Although there are so many techniques to analyze the phytoconstituents quantitatively but the HPTLC is considered best to compare the samples on the basis of finger print profile which is less time consuming and more effective (Mukherjee et al., 2002). Now a day’s HPTLC becomes one of the powerful tools to link the botanical identity to the chemical constituent’s profile of the plant. It provides the means for flexible screening procedure, qualitative and quantitative determination (Gunalan et al., 2012).

MATERIALS AND METHODS

Plant material: Trigonellafoenum-graecum L. seeds were procured from Al-Oshara market, Khartoum city, Sudan and Khari Baoli market, New Delhi, India. Sudanese and Indian Fenugreek seeds were identified and authenticated by Mr. Wail E. Abdalla, plant taxonomist (Medicinal and Aromatic Plant Research Institute, Khartoum, Sudan) and Dr. HB Singh, Scientist F (Raw Material Herbarium and Museum, NISCAIR, New Delhi, india) respectively. Voucher specimen of both samples with reference number Y91/07 and NISCAIR/RHMD/Consult/-2008-09/997/28 respectively have been deposited for future reference.
Chemicals and Reagents: Chemicals and reagents i.e. methanol, ethyl acetate, toluene and chloroform of analytical grade were purchased from Merck (Mumbai, India). Diosgenin standard (10 gm) was procured from Sigma-Aldrich, India and dissolved in 10 ml of chloroform in a volumetric flask to prepare final concentration of standard 1mg/ml.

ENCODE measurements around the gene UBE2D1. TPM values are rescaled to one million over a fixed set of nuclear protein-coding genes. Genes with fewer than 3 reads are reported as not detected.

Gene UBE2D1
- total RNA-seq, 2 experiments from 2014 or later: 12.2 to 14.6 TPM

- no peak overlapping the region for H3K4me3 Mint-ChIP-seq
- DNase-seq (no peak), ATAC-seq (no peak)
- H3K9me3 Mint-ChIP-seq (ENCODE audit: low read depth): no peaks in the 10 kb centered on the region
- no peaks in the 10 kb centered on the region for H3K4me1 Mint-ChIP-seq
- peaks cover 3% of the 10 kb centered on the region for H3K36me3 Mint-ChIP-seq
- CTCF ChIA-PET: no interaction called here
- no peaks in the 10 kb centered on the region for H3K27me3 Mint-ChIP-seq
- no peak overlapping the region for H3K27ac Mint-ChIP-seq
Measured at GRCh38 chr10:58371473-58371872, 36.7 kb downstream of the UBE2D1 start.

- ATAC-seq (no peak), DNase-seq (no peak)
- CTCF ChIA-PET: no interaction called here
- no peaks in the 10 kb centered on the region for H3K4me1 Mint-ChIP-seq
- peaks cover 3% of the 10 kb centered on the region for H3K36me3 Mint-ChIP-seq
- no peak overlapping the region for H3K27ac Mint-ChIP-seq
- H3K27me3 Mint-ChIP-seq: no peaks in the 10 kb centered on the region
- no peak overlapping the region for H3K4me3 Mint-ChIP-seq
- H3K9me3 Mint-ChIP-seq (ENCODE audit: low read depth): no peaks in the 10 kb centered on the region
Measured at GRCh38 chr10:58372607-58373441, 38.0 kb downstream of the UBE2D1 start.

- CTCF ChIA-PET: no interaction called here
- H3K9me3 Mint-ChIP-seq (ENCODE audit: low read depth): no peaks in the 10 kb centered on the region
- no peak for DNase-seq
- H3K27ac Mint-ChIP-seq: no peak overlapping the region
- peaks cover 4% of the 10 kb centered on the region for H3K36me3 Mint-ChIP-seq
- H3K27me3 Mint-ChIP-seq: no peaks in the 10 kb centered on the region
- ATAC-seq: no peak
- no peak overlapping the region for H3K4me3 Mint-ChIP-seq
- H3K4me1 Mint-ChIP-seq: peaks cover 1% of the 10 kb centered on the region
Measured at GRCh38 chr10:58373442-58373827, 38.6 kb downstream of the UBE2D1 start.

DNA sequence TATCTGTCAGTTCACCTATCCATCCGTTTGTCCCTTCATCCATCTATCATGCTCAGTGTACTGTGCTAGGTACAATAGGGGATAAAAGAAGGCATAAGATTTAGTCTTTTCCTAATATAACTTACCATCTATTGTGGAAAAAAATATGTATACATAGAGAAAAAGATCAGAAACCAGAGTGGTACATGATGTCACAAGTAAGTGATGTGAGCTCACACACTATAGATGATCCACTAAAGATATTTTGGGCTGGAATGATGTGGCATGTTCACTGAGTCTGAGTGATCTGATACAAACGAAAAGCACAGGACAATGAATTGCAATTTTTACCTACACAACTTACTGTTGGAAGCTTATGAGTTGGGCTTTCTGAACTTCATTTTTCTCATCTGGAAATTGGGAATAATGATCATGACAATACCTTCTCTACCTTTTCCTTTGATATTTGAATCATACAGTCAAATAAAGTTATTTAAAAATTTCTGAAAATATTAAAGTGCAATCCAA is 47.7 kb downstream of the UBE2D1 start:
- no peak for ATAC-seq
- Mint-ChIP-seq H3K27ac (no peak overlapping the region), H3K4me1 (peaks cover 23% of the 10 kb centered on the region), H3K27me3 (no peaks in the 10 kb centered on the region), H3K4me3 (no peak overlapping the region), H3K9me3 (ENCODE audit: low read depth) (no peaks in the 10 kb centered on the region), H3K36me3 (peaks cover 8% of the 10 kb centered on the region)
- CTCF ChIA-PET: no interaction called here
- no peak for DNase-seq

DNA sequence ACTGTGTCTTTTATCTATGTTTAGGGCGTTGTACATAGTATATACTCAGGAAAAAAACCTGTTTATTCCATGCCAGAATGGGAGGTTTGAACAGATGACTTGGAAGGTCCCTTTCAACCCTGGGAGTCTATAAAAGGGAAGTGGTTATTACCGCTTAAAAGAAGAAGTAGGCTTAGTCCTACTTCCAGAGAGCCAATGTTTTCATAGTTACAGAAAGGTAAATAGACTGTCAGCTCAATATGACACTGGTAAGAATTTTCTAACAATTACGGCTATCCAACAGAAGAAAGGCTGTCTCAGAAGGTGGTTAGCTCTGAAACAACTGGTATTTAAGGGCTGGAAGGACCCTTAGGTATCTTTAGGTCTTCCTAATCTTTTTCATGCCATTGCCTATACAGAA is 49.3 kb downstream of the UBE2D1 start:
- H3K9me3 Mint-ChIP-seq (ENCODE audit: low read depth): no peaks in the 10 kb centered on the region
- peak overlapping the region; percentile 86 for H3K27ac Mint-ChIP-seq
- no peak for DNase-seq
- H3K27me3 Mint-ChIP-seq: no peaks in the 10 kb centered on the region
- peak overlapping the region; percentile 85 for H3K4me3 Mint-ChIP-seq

Preparation of extract for analysis: 50 g of coarsely powdered seeds of each origin were extracted with methanol individually in a Soxhlet apparatus for 6 hours. The methanol extract concentrated under the reduced pressure up to 10 ml, to be used for the fingerprint profile of each sample then 50 ml of ethyl acetate was added in order to precipitate crude saponins fraction (Mukherjeeet al., 2002). The precipitate then dried to yield 4 g each of the Sudanese and the Indian originated seeds. The precipitates of each then hydrolyzed individually with 1N HCl, (50 ml) aqueous solution under reflux for 4 hours (Harborne, 1998). After neutralization of the hydrolyzed mixture, the water insoluble precipitates was filtered and dissolved in 40 ml of chloroform of each plant individually, to be used for the diosgenin quantification.
Preparation of calibration curve of diosgenin standard: The standard solution of diosgenin (1mg/ml) was applied on the HPTLC plate in increasing order from 1μl, to 9 μl i.e. 1 μg to 9 μg per band. The visible detection was obtained on 3μl, 4μl, 5μl, 6μl, 7μl, 8μl and 9μl track. The calibration curve of diosgenin was obtained by plotting peaks areas vs. applied concentration of diosgenin.